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It's Lady Gaga... It's Katy Perry... It's a Travel Blogger!
Amanda Lee reports from TBEX, where scores of party-loving, costumed travel bloggers descended on Toronto

Image courtesy of Expedia/Ryan Emberley

“Sure, we have a Mayor that may, or may not, be smoking crack,” Deb Corbeil addresses the crowd at a keynote presentation on the future of travel media with her husband, Dave Bouskill. They are the local rock stars of the travel blogging community, and considered “veterans” in this industry, with six years of blogging at The Planet D. They’re also among the lucky ones who make a living from their blog.

Corbeil and Bouskill are speaking at The Travel Bloggers Exchange (TBEX), which took place in Toronto this past weekend. Travel bloggers gathered to discuss topics from travel and technology trends to food writing, travel photography, marketing, and, yes, even the art of storytelling. NY-based travel Writer and editor, Kim Mance started TBEX just five years ago with a handful of bloggers. Like the travel blogging industry, the event has grown exponentially. Our city played host to 1,300 travel bloggers, writers, vloggers, and social media experts from as far away as Australia, Sweden, and Mexico. Minister of Tourism Michael Chan addressed the group. Local blogger Mariellen Ward announced that travel bloggers “have arrived.”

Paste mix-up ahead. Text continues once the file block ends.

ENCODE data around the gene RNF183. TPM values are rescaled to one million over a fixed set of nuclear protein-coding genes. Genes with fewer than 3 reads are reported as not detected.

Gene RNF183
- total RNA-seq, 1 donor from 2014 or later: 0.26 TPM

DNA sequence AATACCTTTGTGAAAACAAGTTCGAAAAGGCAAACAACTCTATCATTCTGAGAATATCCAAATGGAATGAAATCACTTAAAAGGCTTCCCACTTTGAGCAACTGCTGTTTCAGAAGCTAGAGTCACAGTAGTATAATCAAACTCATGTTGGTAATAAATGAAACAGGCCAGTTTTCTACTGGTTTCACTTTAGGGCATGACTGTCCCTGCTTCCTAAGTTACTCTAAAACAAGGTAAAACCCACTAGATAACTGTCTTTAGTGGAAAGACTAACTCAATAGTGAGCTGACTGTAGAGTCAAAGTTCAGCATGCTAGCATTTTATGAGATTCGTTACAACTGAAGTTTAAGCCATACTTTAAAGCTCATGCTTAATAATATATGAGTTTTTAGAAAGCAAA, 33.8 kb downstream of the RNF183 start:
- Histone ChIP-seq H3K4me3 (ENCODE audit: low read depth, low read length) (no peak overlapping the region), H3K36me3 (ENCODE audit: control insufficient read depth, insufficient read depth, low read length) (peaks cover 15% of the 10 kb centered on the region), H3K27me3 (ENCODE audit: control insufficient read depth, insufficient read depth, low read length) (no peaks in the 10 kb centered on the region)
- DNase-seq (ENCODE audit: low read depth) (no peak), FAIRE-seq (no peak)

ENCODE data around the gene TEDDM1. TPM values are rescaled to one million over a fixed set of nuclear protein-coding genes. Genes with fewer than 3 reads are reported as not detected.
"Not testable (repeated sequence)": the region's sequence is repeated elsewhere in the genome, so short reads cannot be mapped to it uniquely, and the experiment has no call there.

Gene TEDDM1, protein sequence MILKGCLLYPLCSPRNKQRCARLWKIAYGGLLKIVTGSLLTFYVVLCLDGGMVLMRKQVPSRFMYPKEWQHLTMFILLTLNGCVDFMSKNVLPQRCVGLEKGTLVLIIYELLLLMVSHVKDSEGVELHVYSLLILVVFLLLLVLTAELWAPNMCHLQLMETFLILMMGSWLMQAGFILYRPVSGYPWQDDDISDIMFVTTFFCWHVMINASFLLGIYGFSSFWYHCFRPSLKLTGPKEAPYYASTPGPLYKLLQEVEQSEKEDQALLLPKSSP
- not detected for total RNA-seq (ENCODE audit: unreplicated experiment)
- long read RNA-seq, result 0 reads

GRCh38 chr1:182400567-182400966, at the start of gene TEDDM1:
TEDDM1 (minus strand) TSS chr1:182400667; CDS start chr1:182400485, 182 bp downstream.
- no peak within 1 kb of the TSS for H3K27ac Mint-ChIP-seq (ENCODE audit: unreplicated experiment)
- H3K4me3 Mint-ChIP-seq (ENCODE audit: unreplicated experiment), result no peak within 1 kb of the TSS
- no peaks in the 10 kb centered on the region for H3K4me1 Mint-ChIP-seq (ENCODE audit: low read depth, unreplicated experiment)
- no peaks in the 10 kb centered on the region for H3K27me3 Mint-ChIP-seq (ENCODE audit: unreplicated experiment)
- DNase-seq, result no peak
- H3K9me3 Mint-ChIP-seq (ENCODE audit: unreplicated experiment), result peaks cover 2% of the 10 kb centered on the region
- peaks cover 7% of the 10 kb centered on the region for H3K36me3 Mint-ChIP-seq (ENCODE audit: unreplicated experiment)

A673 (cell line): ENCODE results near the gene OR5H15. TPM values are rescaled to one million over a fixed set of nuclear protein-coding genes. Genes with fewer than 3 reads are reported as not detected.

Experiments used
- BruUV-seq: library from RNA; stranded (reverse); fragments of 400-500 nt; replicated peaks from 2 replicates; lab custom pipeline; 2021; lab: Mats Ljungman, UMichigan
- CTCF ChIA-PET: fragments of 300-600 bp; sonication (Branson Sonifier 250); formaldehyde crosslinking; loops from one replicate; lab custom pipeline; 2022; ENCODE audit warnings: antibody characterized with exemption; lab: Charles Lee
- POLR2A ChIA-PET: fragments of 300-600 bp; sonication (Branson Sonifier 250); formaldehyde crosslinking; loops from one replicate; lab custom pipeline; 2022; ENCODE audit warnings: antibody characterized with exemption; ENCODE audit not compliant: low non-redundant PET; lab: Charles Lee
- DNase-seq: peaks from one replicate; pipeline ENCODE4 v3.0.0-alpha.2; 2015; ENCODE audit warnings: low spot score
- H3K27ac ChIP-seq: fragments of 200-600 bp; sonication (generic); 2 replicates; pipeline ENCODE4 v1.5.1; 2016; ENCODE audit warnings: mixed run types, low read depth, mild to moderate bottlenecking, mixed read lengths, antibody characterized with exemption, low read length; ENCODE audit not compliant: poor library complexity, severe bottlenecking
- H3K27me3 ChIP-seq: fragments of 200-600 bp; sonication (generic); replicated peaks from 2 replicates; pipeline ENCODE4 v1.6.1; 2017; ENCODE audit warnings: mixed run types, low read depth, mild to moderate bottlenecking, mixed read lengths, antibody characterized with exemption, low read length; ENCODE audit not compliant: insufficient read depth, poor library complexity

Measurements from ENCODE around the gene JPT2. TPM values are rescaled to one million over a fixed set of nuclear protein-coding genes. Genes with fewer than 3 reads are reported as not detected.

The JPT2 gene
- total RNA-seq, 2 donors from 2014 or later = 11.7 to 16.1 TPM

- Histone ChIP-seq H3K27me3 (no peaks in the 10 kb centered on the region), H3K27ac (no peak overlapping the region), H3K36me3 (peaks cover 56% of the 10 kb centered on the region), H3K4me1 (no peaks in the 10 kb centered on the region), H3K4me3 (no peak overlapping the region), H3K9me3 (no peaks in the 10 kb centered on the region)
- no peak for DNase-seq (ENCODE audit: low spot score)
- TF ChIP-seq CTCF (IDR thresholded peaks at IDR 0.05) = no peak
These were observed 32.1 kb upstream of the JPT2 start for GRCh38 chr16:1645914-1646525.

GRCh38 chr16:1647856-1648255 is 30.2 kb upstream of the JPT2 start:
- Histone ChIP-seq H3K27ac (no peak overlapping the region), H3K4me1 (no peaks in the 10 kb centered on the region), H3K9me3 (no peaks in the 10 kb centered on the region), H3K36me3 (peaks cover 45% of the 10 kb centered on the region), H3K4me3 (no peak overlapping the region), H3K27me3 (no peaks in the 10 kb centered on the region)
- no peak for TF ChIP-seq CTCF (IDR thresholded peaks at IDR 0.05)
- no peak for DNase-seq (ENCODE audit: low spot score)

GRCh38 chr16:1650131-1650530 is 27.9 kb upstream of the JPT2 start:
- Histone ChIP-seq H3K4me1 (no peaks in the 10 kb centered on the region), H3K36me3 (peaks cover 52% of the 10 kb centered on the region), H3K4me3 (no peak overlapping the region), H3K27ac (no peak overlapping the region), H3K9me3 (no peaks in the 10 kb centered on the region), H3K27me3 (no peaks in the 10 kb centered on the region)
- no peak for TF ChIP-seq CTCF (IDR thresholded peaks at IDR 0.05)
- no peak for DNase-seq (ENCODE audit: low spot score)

I dabble in freelance travel writing and came to the event to learn from those who’ve carved out a niche and a living in the travel industry. I’m not the only one. “I have to work full time, I don’t like that,” Rachel Stuckey echoes a popular sentiment. “Everyone seems to forget that travel bloggers weren’t making any sort of living a couple of years ago,” says Bouskill and Corbeil of the Planet D. “People had to work really hard to come up with creative ways to make a living and to be recognized in the travel industry.”

Saturday began with keynote speaker, HDR photographer Trey Ratcliff, who literally rolled the dice to decide which story he would tell his audience (a technique that sounds good in theory, not so much in practice) but whose Google glasses took over the show. I learned more about how they worked than I ever needed, or wanted, to know. With his Google glasses, which he was spotted wearing throughout the entire conference, and boyish enthusiasm, Ratcliff looked like Marty McFly from Back to the Future.